Since Nintendo announced their intention to
enter the mobile market with their games, the company has launched 3 Nintendo-branded and 1 partner title. The most recent mobile game to come out of Nintendo is Animal Crossing: Pocket Camp, a game that, theoretically, follows the path set before it by other games in its family.
The big difference, of course, is in the game's revenue model. While other
Animal Crossing games are a particular price for the game and you play it to your heart's content, this game is free to download. And download people have. In the first 6 days the game was available, it received over 15 million downloads worldwide, placing it right behind Super Mario Run.
But downloads don't always translate into revenue, as Nintendo is finding out the hard way. While a lot of people seem to be playing, few seem to be paying. In fact, of the 3 Nintendo-proper titles, it has generated the least amount of revenue in the first 9 days - by A LOT.
Fire Emblem Heroes, the lowest downloaded of the 3, had generated the most revenue at this point, with $33 million. Second was Super Mario Run with $24 million. Lastly, we have Pocket Camp with only $10 million. In addition, the global distribution of spending is definitely not even, with Japan representing over 40% of all revenue, and the United States representing just over 1%, at about $120,000 total.
The problem for Nintendo comes from the fact that there is just no real urgency present in the game. The in-game purchases are Leaf Tickets, a resource present in other games as well. These tickets are used to speed up processes or compensate for missing resources for crafting items. There is no real benefit in this type of game to spending money to speed up the process, though. You're not trying to defend territory, you're not trying to amass armies, you're not even trying to fight Pokémon - you simply don't have any reason to purchase Tickets.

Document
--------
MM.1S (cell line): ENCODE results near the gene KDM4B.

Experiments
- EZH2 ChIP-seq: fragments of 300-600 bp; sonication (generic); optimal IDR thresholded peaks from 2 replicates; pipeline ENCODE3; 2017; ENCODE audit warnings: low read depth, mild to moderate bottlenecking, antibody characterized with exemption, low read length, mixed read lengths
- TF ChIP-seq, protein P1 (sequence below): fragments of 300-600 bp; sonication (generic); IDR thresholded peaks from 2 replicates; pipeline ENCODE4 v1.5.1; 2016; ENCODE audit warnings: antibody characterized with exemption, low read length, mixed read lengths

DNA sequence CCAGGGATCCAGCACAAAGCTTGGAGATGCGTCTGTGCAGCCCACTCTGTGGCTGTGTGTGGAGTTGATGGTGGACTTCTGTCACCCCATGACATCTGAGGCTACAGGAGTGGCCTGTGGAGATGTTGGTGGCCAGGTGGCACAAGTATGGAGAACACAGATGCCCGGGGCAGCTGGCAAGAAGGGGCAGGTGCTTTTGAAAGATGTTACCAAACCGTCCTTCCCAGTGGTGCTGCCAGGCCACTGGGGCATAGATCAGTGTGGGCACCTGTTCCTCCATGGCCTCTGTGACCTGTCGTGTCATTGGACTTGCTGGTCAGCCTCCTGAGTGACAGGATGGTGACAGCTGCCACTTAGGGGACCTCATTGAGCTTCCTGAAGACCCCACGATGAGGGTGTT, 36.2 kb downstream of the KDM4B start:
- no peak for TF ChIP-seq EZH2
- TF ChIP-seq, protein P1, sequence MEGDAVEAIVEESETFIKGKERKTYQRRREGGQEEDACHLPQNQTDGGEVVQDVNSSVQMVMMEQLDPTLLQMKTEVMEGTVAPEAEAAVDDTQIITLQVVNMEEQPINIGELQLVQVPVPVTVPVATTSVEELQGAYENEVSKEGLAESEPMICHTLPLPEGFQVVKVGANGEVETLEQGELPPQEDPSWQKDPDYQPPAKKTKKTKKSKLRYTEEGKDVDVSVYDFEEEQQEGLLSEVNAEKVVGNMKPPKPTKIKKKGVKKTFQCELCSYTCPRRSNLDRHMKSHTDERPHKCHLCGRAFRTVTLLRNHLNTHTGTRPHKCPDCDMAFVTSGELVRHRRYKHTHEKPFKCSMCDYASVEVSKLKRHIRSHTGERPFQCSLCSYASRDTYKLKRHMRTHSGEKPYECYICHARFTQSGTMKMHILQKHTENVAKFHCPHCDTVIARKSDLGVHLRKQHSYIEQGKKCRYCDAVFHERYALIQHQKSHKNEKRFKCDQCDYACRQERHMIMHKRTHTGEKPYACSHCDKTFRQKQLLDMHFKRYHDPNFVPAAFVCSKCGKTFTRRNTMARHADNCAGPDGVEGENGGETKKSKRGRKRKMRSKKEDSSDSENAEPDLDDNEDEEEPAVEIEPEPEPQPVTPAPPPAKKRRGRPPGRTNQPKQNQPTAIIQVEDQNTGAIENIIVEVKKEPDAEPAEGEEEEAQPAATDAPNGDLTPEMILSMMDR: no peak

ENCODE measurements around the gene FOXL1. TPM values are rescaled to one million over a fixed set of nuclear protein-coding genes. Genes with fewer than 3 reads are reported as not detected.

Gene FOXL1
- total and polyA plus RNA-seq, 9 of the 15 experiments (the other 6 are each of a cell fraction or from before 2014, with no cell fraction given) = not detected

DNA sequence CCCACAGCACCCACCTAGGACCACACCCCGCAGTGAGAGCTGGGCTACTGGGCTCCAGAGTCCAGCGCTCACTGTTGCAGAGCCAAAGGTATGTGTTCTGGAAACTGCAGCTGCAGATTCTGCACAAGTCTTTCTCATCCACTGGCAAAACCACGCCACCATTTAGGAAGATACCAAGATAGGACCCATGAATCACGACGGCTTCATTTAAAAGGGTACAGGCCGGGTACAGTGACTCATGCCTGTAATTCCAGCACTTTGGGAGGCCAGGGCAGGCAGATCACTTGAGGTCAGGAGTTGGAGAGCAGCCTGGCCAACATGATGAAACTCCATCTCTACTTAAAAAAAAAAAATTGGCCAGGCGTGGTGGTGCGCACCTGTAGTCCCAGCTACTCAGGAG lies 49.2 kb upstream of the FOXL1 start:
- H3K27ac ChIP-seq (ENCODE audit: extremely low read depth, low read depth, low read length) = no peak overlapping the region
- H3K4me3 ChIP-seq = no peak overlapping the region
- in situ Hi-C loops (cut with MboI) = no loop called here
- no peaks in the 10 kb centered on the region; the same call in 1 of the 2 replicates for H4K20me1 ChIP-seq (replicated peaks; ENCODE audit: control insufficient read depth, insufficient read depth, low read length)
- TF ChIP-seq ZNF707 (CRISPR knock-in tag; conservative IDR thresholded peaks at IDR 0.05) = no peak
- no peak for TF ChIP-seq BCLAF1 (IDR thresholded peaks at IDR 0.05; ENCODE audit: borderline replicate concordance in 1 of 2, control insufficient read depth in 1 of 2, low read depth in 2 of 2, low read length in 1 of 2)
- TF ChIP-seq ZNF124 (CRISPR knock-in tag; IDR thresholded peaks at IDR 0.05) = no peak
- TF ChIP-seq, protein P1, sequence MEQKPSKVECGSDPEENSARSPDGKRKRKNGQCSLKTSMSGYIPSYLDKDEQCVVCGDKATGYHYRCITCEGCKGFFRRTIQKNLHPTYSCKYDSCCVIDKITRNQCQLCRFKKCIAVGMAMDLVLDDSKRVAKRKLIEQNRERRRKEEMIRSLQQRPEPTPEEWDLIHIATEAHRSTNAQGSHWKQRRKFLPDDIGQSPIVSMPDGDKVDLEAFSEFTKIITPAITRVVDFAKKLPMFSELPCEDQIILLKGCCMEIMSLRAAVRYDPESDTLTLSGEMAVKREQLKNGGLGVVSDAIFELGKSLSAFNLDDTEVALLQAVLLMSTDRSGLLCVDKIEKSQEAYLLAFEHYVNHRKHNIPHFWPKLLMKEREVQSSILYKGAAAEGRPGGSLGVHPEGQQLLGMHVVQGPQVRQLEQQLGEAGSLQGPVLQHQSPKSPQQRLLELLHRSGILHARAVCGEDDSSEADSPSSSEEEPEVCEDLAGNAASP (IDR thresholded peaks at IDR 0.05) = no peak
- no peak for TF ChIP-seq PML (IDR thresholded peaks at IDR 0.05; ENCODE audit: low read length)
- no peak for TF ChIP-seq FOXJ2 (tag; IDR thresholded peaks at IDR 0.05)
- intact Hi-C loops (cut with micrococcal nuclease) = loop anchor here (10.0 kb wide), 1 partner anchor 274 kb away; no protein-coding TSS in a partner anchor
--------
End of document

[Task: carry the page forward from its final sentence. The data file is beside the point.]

The company seems to have recognized this issue, either before launching the game or immediately following launch. A timed event was launched shortly after the game, with a Christmas theme, which includes limited-time items. This generates an urgency for new items, which could potentially generate revenue, as people rush to get the items that can only be crafted before Christmas itself.
The long-lasting image of a company is not built upon how they handle themselves when things are going well, but instead is built upon how they handle a crisis. For example, a year from now, people will only have one image of Equifax: the recipient of a preventable data breach. The image of Yahoo was so damaged by the revelation of several breaches that Verizon almost canceled
their planned purchase of the company.
This week, a new company has been added to the list of massive failures during a crisis: BLU Products. The Miami, Florida based company designs and builds low cost Android phones, and previously built Windows Phones as well. A firmware update released this week to their Life One X2 handset had an unexpected side effect: complete handset failure. Customers have been posting complaints on the company's
Facebook page, as well as their BLU SubReddit.
Unfortunately, the company has not done anything to deal with the problem. Instead, there is a canned response that BLU support has been using in reply to every comment, on every Facebook post regarding the issue. It reads,
Hi **person's name**, we are aware of the issue with the Life One X2, and currently working on it. We apologize for the inconvenience.
This is as close to a public statement as we have received from BLU. The latest post under their
News section on their website is from Halloween, announcing their first Sprint phone. On Facebook, there has been no statement aside from the canned response, but there have been a number of new posts since the incident began. Several posts about the soccer team they sponsor, a few advertisements about their rewards program, and one general advertisement for BLU phones in general.